Planning and Implementing Erosion and Sediment Control Practices
The best management practices for runoff control may include:
Diversions are used in areas where runoff from areas of higher elevation poses a threat of property damage or erosion.
Preserving Natural Vegetation
Preservation of natural vegetation is applicable to all construction sites where vegetation exists in predevelopment condition. Only land needed for building activities and vehicle traffic needs to be cleared.
Stabilizing entrances to a construction site is to minimize the amount of sediment leaving the site as mud and sediment attached to motorized vehicles.
Check dams should be used in swales or channels where it is not practical to line the channel or implement other flow control practices.
A gravel or stone filter berm is used for temporary runoff diversion and sediment control.
Grassed channels should be used in areas where erosion resistant conveyances are needed, including areas with highly erosive soils and moderately steep slopes.
Riprap can be used to stabilize cut and fill slopes; channel side slopes and bottoms; inlet and outlets for culverts, bridges, slope drains, grade stabilization structures, and storm drains; and stream banks and grades.
The best management practices for erosion control may include:
Chemical stabilizers, also known as soil binders or soil palliatives, provide temporary soil stabilization. Chemical stabilization can be used in areas where other methods of stabilization such as temporary seeding or permanent vegetation are not effective because of environmental constraints.
Mulching can provide immediate effective, and inexpensive erosion control. Mulching can be used in areas where temporary seeding cannot be used because of environmental constraints.
Permanent seeding can be used on roughly graded areas that will not be re-graded for at least a year. Vegetation controls erosion by protecting bare soil surfaces from displacement by raindrop impact and by reducing the velocity and quantity of overland flow.
Sodding is appropriate for any graded or cleared area that might erode, requiring immediate vegetative cover. Sodding eliminates the need for seeding and mulching and produces more reliable results with less maintenance.
Soil roughening is appropriate for all slopes. Rough slope surfaces are preferred because they aid the establishment of vegetation, improve infiltration, and decrease runoff velocity.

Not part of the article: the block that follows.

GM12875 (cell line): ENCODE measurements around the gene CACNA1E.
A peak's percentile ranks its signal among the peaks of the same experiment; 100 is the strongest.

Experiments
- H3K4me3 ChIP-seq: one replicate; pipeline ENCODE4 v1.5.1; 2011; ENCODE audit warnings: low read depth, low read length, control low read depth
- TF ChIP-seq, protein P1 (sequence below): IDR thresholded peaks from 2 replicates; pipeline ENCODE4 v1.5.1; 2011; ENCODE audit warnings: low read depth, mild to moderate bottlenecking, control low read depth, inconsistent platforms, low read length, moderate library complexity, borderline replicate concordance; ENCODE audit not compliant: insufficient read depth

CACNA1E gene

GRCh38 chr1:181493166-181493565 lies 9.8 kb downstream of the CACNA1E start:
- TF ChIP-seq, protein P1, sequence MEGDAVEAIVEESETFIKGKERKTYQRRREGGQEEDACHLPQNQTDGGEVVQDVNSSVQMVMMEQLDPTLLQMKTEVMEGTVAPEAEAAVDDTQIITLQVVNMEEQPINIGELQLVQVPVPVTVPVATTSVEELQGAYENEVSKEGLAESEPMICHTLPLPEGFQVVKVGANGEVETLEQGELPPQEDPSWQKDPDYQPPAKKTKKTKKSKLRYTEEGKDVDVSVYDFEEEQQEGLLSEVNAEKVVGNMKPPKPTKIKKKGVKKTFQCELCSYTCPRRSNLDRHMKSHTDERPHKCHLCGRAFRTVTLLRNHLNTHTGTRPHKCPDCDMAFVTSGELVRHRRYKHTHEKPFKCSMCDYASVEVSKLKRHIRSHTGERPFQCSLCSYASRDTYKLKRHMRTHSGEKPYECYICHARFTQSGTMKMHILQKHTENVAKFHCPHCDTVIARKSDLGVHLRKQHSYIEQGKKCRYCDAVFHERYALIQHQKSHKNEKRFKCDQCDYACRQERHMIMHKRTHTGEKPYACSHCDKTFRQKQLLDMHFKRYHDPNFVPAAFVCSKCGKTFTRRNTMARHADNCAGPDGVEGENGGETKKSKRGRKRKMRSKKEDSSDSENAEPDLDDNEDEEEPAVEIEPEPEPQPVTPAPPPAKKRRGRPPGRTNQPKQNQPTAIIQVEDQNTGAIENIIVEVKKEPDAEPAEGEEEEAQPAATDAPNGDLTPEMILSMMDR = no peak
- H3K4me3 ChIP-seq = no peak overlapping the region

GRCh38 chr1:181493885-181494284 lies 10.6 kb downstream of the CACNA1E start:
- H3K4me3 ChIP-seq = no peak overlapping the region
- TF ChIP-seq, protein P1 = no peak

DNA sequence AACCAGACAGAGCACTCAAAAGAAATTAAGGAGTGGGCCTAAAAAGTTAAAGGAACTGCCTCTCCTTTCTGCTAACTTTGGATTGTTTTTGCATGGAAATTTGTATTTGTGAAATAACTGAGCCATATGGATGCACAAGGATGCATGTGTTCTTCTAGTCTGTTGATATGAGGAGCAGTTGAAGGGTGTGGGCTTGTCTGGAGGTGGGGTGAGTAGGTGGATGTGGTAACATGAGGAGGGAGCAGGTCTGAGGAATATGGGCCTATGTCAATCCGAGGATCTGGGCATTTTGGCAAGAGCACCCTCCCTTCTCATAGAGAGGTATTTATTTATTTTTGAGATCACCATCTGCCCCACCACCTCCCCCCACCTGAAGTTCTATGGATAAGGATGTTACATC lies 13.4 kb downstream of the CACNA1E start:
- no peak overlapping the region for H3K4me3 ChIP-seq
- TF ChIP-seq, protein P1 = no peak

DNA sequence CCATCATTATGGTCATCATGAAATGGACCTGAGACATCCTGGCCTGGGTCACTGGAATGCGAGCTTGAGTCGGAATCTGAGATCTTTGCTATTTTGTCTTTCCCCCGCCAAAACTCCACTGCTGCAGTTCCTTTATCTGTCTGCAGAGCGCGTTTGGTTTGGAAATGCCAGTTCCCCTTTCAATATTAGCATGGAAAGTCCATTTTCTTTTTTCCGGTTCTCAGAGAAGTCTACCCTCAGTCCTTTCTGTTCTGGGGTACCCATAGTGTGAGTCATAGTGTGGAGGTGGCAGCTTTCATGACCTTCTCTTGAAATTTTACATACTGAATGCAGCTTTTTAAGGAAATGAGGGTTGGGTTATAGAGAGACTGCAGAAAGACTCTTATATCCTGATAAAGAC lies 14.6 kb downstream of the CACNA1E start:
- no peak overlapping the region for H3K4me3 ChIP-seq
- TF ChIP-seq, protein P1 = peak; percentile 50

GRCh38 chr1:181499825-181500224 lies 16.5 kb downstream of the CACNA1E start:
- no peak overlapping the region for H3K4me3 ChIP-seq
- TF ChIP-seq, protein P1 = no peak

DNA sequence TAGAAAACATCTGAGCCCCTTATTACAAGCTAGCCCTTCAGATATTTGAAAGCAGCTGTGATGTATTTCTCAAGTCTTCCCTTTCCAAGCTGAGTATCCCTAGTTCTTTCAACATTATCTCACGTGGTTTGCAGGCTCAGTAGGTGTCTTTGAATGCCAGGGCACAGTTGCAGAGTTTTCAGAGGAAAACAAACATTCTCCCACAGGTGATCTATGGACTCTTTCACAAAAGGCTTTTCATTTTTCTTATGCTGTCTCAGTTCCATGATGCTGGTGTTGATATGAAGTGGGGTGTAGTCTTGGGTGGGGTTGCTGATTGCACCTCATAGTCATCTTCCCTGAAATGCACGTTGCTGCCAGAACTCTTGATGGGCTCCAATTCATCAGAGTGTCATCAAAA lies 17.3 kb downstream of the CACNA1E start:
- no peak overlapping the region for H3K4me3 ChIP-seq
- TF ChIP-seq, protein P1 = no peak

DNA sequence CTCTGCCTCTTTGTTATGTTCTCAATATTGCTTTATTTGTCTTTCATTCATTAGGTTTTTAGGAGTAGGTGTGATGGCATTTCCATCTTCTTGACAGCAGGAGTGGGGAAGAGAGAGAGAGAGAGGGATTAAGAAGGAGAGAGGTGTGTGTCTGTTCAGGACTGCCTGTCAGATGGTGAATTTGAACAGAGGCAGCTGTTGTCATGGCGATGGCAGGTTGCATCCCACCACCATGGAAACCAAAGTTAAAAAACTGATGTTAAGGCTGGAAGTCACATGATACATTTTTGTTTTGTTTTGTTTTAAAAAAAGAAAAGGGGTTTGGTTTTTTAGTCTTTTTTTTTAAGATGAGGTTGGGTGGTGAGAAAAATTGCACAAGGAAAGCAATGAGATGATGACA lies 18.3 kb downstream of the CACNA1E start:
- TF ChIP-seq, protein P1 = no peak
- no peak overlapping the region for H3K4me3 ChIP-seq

Geotextiles can be used alone for erosion control. Geotextiles can be used as matting, which is used to stabilize the flow of channels or swales or to protect seeding on recently planted slopes until they become established.
Reinforced soil retaining structures should be used when sites have very steep slopes or loose, highly erodible soils that cause other methods such as chemical or vegetative stabilization or regarding, to be ineffective.
Vegetative buffers can be used in any area that is able to support vegetation, but they are most effective and beneficial on floodplains, near wetlands, along stream banks and on steep, unstable slopes. They are also effective in protecting wetlands or water bodies by displacing activities that might be potential sources of non-point source pollution.
The best management practices for sediment control may include:
Temporary Diversion Dikes, Earth Dikes and Interceptor Dikes
Earth dikes are an effective means of diverting sediment-laden storm water runoff around a disturbed area. Diversion dikes should be constructed and fully stabilized prior to commencement of major land disturbance. This will maximize the effectiveness of the diversion measure as an erosion and sediment control device.
Wind Fences and Sand Fences
Wind fences are applicable to areas with a preponderance of loose, fine textured soils that can be transported off-site by high winds. They are especially advantageous for construction sites with large areas of cleared land or in arid regions where blowing sand and dust are especially problematic.
Brush barriers are acceptable to use as a perimeter sediment control structure, used to prevent soil in storm water runoff from leaving a construction site.
Silt fences are applicable to construction sites with relatively small drainage areas. Silt fences can be used as temporary perimeter control around sites where there will be soil disturbances due to construction activities.
Sediment Basins and Rock Dams
Sediment basins and rock dams are two ways to capture sediment from storm water runoff before it leaves a construction site. Sediment basins are usually used for drainage areas of 5 to 100 acres. They can be temporary or permanent structures.
Other best management practices required by the general permit:
- Sediment filters
- Sediment chambers
- Sediment trap
- Storm drain inlet protection
- Construction site waste management
- Spill prevention
- Vehicle maintenance and washing areas